Wednesday, July 16, 2014

Review Smash

             I have had a few reviews overdue. So I thought I'd just do mini reviews. Sounds good?

            I will warn though that I've kind of been in a book slump. I didn't like these books as much I as thought I would, or as much as I probably would've. And it's mostly because they're not Divergent. :( I know that is an unfair thing to hold against a book.

Splintered by A. G. Howard

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          Ever since Alyssa's great great grandmother (you know, the real Alice of Alice in Wonderland) went mad every one of her female ancestors has inherited the insanity. Visiting her mother in an asylum and now also hearing the bugs and plants talk, Alyssa wonders if she can run from this fate much longer. But then she finds out her family line has been cursed and she can save her mother and herself by journeying to Netherland. It sounds crazy enough to put her in asylum. But with all the other things she's heard and seen, and this being her last hope, she'll take the chance. Oh, and there's a love triangle.



           The story was very interesting. Though most of the time it seemed a little overwhelmed by the love triangle. I, honestly, had many disagreements with the characters. We were at odds through most of the book. But they felt so real, I was literally arguing with them. They're very well written, and I've heard that a lot of people love them.
           The world of Netherland (aka Wonderland)? Amazing! I loved the whole concept behind each place and all the different creatures (the Mustella, he was the best character! I wish he had a name). The world of book had me intrigued the whole way through (the concept behind the graveyard and the spider sisters- I loved it; though the feast with the duck was just revolting). Despite being on the morbid side, I really loved the world of the story.
            There is a lot of description, beautifully done. I got to learn all about Netherland to my heart's content. But there's also long descriptions of Alyssa's clothing (I'm going to assume "platforms" are very tall and clunky shoes, for obvious reasons), and long descriptions of each of the kisses she has (can we say goopy?).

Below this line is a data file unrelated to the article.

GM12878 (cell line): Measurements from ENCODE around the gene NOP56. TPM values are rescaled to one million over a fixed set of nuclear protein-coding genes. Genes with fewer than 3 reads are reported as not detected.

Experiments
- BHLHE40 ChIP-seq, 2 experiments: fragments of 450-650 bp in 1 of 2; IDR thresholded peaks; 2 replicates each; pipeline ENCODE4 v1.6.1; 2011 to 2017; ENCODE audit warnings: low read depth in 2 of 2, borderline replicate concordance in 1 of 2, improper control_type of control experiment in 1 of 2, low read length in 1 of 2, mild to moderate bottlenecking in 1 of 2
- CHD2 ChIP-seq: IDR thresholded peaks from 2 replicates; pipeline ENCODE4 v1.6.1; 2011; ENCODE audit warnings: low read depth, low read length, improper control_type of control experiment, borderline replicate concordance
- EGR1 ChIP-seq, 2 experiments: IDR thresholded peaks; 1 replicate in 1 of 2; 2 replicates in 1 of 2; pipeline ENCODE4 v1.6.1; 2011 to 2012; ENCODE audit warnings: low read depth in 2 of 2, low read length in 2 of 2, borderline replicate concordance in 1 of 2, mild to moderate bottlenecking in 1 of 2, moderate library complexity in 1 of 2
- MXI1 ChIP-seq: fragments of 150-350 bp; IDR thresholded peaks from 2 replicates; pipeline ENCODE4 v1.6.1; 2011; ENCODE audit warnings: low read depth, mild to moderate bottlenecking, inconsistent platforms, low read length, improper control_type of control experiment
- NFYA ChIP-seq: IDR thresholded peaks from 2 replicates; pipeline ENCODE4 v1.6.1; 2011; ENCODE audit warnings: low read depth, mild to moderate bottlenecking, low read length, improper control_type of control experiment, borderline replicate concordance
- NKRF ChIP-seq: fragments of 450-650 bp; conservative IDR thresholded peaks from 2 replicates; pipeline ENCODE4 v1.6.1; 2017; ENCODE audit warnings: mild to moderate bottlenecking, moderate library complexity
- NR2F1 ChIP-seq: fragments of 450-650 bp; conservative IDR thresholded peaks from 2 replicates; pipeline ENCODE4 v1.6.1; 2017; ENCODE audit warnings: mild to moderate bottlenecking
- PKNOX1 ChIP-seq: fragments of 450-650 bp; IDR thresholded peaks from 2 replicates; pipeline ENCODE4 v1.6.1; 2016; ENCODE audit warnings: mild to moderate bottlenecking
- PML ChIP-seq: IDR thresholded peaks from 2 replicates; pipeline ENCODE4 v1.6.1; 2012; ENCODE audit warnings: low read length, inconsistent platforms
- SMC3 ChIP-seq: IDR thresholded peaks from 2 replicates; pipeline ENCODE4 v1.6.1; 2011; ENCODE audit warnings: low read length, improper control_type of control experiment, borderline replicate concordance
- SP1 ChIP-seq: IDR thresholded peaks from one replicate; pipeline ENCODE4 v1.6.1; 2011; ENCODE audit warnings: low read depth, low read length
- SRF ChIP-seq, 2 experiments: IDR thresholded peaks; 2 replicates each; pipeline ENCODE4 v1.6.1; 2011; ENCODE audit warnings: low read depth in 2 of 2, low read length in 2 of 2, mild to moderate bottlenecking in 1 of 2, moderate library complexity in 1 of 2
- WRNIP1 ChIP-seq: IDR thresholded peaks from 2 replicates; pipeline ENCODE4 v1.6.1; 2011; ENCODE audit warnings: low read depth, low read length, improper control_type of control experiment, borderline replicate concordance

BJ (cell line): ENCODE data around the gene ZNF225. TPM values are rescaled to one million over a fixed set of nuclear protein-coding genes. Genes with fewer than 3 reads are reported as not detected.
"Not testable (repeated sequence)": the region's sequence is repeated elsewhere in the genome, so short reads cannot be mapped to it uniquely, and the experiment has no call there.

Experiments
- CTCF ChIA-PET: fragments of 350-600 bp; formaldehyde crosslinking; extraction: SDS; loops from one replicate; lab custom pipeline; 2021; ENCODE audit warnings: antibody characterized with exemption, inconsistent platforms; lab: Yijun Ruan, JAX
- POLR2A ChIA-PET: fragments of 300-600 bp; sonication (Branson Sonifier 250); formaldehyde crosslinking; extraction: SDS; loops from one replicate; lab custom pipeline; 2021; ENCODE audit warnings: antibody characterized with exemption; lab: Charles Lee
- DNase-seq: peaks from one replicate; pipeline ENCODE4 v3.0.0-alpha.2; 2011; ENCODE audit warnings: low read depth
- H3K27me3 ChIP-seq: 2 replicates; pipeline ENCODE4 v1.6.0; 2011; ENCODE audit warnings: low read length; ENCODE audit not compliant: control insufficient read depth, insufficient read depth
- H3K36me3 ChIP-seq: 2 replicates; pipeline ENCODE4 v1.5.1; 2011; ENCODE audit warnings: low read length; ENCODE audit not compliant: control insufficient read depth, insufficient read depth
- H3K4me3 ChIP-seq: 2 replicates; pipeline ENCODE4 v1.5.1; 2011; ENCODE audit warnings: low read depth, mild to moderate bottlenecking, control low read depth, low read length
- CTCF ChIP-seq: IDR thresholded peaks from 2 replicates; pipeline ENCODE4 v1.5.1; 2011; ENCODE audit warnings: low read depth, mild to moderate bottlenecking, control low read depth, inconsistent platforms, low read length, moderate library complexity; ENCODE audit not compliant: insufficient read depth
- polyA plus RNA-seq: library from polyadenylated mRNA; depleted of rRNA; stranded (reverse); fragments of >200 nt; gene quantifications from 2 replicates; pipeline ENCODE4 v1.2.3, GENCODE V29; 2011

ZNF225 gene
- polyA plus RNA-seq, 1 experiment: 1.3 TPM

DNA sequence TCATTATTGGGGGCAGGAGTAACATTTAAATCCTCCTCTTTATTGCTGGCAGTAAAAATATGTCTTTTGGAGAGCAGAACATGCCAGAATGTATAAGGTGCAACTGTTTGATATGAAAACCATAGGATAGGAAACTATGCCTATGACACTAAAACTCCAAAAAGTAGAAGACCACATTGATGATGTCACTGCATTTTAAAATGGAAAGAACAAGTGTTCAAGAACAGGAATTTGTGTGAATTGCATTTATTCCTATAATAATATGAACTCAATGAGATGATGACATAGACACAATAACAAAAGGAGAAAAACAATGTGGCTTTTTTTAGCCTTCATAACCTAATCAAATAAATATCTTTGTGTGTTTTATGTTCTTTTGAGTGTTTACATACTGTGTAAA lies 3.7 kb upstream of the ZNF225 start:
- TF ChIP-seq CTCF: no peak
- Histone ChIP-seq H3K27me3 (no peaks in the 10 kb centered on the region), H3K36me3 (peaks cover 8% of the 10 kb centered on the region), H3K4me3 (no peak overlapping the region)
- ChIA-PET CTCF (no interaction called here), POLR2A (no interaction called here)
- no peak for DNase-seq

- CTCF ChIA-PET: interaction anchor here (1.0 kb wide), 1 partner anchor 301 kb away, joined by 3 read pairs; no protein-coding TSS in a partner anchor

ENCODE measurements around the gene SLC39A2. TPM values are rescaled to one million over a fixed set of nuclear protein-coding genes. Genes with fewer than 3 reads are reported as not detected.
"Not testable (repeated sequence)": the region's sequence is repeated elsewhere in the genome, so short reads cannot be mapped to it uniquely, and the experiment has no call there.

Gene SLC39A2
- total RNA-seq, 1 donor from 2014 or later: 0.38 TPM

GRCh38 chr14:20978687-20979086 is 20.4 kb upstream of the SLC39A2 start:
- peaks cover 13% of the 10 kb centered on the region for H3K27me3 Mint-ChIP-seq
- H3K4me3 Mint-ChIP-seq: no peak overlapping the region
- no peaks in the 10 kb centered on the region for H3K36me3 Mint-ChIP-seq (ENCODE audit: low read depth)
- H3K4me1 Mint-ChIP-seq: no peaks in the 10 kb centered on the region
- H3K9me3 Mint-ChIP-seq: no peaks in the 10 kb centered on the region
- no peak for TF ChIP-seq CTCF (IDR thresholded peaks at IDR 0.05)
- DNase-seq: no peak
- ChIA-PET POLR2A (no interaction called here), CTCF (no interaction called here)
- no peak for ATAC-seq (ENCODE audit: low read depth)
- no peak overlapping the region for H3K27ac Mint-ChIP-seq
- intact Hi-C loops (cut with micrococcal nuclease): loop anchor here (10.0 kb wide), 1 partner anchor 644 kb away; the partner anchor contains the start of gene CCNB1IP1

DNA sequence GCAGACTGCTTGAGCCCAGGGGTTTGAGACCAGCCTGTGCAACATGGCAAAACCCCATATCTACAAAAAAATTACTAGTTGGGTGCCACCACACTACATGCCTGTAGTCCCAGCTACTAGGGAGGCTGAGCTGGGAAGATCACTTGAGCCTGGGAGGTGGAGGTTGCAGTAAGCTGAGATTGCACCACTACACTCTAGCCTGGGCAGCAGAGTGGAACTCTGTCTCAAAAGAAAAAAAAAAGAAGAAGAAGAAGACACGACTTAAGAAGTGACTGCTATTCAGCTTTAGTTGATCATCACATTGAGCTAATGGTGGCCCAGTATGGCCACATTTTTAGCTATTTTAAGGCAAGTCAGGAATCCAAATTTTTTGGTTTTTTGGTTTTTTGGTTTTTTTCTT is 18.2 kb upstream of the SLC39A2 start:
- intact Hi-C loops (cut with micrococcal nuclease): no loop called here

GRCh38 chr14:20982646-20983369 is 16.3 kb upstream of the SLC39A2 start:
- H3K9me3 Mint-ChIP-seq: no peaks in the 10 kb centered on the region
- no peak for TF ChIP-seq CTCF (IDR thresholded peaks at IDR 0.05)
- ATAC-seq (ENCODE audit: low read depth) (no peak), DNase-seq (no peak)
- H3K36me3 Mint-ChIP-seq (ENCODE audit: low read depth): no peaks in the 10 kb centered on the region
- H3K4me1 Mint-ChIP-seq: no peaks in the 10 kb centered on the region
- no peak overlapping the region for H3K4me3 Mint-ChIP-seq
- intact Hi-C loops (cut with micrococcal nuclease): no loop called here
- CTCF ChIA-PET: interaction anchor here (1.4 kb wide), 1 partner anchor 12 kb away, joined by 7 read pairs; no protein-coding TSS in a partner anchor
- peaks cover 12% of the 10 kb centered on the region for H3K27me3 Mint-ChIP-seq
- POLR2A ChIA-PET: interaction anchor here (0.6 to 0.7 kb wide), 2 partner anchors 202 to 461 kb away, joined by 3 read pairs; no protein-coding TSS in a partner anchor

It was a really good book. If I find the second one, I'll definitely pick it up. I want to know more about Netherland. Even though I initially disliked the characters, every time I think back on the book, I end up liking them more. . .


The Fault in Our Stars by John Green

            Hazel Grace has cancer and probably will for the rest of her life (and who knows how long that will last). The last thing she expects to experience is love. But when she meets Augustus Waters who has dodged the threat of cancer before and knows how to use words like existentially and fraught properly, her life doesn't seem to suck so much. But does she really want love? Does she really want more people's hearts to break when she doesn't live?


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           This book made me laugh. Out loud. I haven't laughed with a book in a while. I loved that. But my favorite part was that these kids used big words. In their everyday dialogue. Words that I needed a dictionary for. Yes! (They did tend to use this one bad word. I don't really understand why because they had this vast vocabulary available to them, why succumb to. . . whatever. I will never understand that.)
            The characters were amazing and hilarious. Together and as individuals. And being people who were/had been/were closer to death than others, they tended to talk about important things. Things that mattered. Some of the things you would never have realized mattered that much unless you saw it through their eyes. It was an interesting perspective.
            There was this one scene that I skipped. The sex scene. And I know it's a romance so it's "supposed" to be included. But I was hoping it wouldn't be. Why does the world think this scene is okay? That ithas to be a part of the genre? Especially since the people who are in this scene are so young. I know people who are that young still do these things in real life, but should we encourage that? I think not. (this I guess isn't necessarily a problem with the book so much as with the genre.)
             I found the plot a tad predictable. I hate saying that.
             I could tell by the way the book was written that the ending was going to be anti-climatic and leave a lot of loose ends. But it was sooo drawn out. I was just ready for the book to end.
           Hazel has such a unique viewpoint on things. And I loved how Augustus would try to give his friend, Isaac an outlet for his frustration. Okay, these outlets were a bit destructive, and though Augustus made jokes you know he cared because he made jokes. Those were the sweetest and funniest scenes in the book.

           You don't get to choose if you get hurt in this world, old man, but you do have some say in who hurts you. - The Fault in Our Stars by John Green
           
Eli the Good by Silas House

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            1976 summer in the country. Eli is ten year's old and the world is a wonder. But in his small hometown of Refuge, his family is shifting around him. Eli's sister questions what she believes and always seems at odds with their mother. Vietnam revisits his father and everyone tiptoes around him. Why has his aunt come to stay with them? And his mother struggles to hold them all together. Eli feels invisible as he has always been the observer on the sidelines. He tries to find the balance of when it's time to be the audience and when it's time be a part.

           I loved this book. The cover is beautiful. I know, it's just a tree. But I love trees and I like the small role trees played in the book.